> Impact and benefits
In 2006 I took over responsibility for ‘Philosophy in the Pub’, a monthly public event where anyone in the community can participate in facilitated philosophical discussions. Over the years the group has discussed a number of sustainability-related themes, including aged care, animal rights, capitalism, civil disobedience, climate change, colonisation, cultural autonomy, environmental philosophy, gender equality, genetic engineering, global government, healthcare, human rights, intrinsic value, justice, money, place, power, purpose, social organisation, universal basic income, and wellbeing.
I believe that UTAS itself should ‘walk the talk’ when it comes to supporting sustainability, so in 2008 I joined the grassroots group that became the Launceston Campus Community Building Committee, a group of staff who recognised and valued the need to nurture the campus community, working largely on their own initiative to develop the social sustainability of the campus community.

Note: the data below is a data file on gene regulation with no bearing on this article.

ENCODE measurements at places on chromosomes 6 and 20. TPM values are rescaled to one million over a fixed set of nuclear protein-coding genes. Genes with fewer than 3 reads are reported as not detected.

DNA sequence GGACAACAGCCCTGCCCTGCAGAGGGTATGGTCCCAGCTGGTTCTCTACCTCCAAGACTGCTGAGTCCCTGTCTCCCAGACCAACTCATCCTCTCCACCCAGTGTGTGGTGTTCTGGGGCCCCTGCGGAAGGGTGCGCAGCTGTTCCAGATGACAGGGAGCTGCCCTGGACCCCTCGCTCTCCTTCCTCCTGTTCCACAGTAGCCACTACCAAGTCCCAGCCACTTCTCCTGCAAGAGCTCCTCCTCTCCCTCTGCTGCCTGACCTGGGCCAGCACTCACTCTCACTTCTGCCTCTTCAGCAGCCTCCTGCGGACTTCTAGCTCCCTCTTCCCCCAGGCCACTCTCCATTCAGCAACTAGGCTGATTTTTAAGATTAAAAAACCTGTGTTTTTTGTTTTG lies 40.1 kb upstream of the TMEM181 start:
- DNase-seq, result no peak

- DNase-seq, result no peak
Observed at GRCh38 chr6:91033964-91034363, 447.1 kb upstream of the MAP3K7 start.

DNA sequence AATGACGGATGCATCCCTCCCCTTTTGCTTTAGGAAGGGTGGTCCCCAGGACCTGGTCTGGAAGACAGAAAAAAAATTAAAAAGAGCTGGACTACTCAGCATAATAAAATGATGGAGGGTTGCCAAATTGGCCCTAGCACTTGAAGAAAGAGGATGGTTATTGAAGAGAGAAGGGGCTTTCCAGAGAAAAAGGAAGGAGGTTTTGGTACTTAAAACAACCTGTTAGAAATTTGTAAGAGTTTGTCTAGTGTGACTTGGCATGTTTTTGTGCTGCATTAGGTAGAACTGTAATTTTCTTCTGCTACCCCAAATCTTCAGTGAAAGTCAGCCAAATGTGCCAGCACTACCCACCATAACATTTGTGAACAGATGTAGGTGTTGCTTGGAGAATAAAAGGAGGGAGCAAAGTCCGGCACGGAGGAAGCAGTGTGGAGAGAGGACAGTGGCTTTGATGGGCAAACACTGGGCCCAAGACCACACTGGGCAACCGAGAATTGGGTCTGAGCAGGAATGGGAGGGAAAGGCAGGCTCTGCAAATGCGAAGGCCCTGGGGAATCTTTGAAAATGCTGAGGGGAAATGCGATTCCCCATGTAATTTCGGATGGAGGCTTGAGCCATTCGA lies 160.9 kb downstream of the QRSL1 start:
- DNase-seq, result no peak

In 2009 I created a new undergraduate unit directly addressing environmental philosophy. In my teaching, I aim to encourage students to think in different ways. For example, in this unit, the first assessment task asked students to identify and justify the percentage of the biosphere that should be appropriated for human use. In this task, I am not looking for any particular answer, but I do want students to explicitly think about this issue.
In 2011 I was involved in the establishment of the UTAS Education for Sustainability Community of Practice (EfS CoP), a network of staff committed to furthering engagement with sustainability at UTAS. I continue to be centrally involved in its activities and I now represent this network on the UTAS Sustainability Committee (responsible for coordinating sustainability initiatives across the university).